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Group dynamics, size and function

When dealing with any size or composition of group, the teacher needs to be aware of the different ways in which groups and individuals may behave. As well as the physical environment and seating arrangements, other factors such as the size of the group influence the group dynamics. The size of the group places limitations on the tasks and functions that it might be expected to perform. The table below indicates some of the constraints and positive functions relating to group size in terms of the tasks that are able to be achieved and the emotional aspects of group dynamics.



Task function

Affective functions


Personal reflection:

  • generating personal data

Personal focus increases ‘safety’:

  • personal focus means positive start
  • brings a sense of belonging and ownership


Generating data:

  • checking out data
  • sharing interpretations
  • good for basic communication skills practice (e.g. listening, questioning, clarifying)
  • good size for cooperative working

Builds sense of safety:

  • builds sense of confidence by active involvement (self-belief)
  • lays foundation for sharing and cooperating in bigger group
  • reticent members can still take part


Generating ideas:

  • criticising ideas
  • usually sufficient numbers to enable allocation of roles and responsibilities, therefore wide range of work can be tackled (e.g. project work, case or problem-based learning, syndicate exercises)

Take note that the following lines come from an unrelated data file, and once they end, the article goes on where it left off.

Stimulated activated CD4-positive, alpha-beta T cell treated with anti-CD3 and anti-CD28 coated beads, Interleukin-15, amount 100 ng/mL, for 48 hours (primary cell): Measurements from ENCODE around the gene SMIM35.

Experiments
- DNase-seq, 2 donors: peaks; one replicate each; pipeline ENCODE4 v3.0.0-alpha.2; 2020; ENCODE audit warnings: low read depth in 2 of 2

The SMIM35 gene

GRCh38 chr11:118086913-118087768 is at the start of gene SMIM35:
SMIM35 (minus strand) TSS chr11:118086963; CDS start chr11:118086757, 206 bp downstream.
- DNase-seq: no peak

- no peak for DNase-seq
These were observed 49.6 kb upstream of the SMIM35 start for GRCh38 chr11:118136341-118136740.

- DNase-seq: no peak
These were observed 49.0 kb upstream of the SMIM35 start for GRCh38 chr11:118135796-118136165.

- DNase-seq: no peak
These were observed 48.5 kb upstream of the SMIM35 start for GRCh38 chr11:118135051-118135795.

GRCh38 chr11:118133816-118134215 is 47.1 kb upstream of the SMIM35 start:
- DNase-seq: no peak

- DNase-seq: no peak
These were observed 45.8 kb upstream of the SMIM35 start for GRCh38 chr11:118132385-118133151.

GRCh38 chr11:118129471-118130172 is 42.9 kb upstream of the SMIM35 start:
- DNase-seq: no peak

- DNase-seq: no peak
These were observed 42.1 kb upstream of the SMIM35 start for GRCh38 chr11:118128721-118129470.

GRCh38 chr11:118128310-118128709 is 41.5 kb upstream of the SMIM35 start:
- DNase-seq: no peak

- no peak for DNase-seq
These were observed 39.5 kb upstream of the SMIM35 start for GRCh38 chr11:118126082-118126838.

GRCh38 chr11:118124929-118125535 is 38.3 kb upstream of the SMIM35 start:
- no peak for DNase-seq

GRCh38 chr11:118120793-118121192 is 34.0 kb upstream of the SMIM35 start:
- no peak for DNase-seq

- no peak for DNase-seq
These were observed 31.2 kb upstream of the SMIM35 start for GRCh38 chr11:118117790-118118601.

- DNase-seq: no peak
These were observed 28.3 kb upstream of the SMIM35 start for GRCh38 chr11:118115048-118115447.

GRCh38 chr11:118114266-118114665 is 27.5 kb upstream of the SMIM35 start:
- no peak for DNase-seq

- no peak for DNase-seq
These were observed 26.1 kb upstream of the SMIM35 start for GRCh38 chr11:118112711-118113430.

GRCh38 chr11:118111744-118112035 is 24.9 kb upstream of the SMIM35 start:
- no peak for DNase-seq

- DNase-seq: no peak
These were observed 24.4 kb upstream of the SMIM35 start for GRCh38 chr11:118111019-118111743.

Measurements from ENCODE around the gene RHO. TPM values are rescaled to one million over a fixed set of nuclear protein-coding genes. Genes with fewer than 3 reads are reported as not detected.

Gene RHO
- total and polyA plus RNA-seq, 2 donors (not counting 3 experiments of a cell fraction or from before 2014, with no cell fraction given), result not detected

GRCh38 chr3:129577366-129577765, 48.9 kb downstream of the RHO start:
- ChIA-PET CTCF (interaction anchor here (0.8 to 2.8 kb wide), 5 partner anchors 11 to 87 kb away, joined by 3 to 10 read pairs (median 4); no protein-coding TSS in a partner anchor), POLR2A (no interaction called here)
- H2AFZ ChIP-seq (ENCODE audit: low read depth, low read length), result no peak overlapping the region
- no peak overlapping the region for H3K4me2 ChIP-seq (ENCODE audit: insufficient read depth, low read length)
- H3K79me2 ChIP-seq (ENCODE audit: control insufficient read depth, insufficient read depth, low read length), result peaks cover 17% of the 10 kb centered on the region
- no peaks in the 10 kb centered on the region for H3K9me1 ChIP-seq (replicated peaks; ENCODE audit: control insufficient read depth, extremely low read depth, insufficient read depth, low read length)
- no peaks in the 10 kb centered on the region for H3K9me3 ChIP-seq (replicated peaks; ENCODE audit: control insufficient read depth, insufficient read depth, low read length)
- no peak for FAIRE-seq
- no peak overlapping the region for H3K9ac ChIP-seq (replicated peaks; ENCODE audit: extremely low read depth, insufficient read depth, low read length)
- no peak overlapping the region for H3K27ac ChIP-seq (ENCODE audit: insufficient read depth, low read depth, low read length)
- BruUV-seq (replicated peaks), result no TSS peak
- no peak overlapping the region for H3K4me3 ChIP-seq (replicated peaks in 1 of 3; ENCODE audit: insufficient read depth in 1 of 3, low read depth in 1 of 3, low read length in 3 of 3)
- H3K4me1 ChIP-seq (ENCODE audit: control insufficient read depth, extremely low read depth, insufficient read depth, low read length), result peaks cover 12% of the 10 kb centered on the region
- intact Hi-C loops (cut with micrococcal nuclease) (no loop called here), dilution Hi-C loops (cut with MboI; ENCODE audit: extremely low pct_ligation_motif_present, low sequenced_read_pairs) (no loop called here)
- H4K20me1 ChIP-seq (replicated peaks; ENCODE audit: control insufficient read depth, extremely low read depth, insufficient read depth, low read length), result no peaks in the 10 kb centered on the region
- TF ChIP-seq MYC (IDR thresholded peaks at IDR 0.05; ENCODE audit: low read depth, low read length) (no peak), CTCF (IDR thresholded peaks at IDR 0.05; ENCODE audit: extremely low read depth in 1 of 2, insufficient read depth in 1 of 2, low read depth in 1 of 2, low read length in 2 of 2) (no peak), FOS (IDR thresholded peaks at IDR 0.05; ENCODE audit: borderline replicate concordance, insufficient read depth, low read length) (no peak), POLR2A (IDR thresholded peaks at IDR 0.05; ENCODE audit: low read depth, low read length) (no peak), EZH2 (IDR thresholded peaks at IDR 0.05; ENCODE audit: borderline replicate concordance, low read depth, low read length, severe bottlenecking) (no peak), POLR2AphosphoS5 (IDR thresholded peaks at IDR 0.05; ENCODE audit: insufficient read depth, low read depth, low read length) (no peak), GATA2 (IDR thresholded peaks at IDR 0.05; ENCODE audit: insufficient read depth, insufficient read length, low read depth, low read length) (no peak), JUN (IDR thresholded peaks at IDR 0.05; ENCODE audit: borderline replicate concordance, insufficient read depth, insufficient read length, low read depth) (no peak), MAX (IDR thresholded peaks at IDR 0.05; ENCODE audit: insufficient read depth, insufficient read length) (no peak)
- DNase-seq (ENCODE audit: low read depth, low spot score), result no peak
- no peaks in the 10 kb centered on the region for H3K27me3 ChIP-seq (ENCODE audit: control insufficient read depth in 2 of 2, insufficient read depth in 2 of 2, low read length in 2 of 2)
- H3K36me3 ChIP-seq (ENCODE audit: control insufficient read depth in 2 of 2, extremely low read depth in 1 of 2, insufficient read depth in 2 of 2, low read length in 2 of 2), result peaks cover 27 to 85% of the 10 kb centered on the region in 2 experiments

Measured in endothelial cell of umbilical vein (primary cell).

Decreasing safety for reticent members:

  • at lower end of the range still difficult for members to ‘hide’, this risk increases with size
  • strong can still enthuse the weak
  • size of group still small enough to avoid splintering
  • sufficient resources to enable creative support

More than ten

Holding on to a task focus becomes difficult:

  • size hinders discussion but workshop activities possible, e.g. using purposeful sub-groups to address some of the issues

Difficulties in maintaining supportive climate:

  • ‘hiding’ becomes common
  • ‘dominance’ temptation and leadership struggles a risk
  • divisive possibilities with spontaneous splintering into sub-groups


Understanding the way in which the size of a group impacts on function is useful if teachers are planning to break groups into sub-groups or if they only have a small number of learners with them.

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